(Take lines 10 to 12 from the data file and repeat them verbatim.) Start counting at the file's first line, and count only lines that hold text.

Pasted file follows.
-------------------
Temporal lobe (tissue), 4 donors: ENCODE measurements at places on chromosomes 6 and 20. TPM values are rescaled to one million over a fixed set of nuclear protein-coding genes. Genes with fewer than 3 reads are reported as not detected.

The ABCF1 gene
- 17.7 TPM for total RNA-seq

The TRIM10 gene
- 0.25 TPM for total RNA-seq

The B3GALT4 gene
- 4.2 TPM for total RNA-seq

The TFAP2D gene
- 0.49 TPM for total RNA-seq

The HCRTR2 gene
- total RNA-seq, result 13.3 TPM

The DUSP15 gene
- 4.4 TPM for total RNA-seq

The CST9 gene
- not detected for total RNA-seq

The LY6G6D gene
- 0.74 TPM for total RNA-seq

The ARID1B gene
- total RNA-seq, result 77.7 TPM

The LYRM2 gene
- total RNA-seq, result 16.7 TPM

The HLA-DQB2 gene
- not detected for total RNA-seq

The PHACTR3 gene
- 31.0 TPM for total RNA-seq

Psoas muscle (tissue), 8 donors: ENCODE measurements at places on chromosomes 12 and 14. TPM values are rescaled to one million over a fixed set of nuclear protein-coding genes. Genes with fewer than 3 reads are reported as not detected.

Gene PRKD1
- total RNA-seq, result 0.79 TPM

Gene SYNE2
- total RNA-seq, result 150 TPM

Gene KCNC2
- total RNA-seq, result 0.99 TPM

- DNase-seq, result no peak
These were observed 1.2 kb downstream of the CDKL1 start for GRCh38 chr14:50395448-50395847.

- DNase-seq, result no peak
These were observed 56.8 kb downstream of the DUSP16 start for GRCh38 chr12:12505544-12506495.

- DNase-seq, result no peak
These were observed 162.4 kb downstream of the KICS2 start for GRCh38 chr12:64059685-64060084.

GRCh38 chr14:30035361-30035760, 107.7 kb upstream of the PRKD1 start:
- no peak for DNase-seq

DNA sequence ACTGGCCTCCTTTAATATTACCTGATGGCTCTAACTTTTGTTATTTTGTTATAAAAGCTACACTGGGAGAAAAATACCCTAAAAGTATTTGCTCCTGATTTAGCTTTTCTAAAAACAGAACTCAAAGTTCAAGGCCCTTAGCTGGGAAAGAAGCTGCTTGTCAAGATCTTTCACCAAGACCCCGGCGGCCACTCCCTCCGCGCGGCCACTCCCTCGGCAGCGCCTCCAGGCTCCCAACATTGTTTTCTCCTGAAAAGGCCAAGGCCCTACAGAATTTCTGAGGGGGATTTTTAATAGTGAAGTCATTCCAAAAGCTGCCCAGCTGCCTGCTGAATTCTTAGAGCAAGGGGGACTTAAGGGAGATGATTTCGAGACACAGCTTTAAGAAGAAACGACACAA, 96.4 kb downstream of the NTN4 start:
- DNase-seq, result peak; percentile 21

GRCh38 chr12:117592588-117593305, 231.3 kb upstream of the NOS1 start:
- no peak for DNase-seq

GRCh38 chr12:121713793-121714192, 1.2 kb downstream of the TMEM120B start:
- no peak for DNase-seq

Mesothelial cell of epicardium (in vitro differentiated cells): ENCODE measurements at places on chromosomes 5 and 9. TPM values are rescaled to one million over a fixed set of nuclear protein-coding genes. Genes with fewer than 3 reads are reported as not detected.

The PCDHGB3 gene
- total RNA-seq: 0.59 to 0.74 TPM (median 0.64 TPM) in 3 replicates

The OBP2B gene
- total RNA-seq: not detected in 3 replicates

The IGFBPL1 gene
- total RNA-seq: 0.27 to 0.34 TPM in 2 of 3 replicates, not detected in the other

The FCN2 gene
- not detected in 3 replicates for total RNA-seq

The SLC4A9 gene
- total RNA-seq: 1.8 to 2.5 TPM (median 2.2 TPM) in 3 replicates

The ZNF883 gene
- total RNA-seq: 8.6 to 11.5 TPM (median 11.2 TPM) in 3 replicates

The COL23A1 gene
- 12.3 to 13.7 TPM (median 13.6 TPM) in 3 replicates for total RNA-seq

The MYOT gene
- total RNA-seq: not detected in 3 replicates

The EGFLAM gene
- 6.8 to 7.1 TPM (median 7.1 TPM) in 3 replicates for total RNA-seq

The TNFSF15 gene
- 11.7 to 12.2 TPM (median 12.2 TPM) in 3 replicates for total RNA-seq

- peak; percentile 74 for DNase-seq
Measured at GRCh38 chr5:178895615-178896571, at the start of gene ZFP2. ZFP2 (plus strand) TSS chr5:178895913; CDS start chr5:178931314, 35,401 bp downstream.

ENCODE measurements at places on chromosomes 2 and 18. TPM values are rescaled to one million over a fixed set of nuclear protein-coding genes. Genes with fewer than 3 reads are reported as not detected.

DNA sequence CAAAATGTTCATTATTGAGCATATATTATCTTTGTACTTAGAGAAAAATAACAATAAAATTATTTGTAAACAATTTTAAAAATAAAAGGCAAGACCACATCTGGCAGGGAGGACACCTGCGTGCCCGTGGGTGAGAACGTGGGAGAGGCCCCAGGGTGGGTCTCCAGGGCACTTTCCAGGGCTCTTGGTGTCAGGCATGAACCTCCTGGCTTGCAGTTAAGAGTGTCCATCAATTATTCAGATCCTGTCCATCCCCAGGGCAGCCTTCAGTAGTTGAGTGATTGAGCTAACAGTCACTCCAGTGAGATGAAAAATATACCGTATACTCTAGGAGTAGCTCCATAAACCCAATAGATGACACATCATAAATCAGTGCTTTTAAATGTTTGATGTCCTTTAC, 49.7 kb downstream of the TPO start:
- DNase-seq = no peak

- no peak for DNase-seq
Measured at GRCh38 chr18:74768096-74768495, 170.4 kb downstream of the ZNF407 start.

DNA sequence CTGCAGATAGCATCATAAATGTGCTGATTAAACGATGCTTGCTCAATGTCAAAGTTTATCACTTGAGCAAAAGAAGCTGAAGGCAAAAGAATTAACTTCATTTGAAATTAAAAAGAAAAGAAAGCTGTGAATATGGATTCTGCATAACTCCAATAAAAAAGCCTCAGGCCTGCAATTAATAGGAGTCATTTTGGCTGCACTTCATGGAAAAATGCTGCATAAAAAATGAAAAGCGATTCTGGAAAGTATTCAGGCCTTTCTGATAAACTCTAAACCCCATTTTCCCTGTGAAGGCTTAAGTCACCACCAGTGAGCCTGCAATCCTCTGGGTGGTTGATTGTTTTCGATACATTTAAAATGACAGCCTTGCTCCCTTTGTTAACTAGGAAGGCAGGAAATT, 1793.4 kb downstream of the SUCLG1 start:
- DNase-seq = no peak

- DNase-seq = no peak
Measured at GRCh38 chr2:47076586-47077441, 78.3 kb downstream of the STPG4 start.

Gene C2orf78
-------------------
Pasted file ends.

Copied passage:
The HCRTR2 gene
- total RNA-seq, result 13.3 TPM

The DUSP15 gene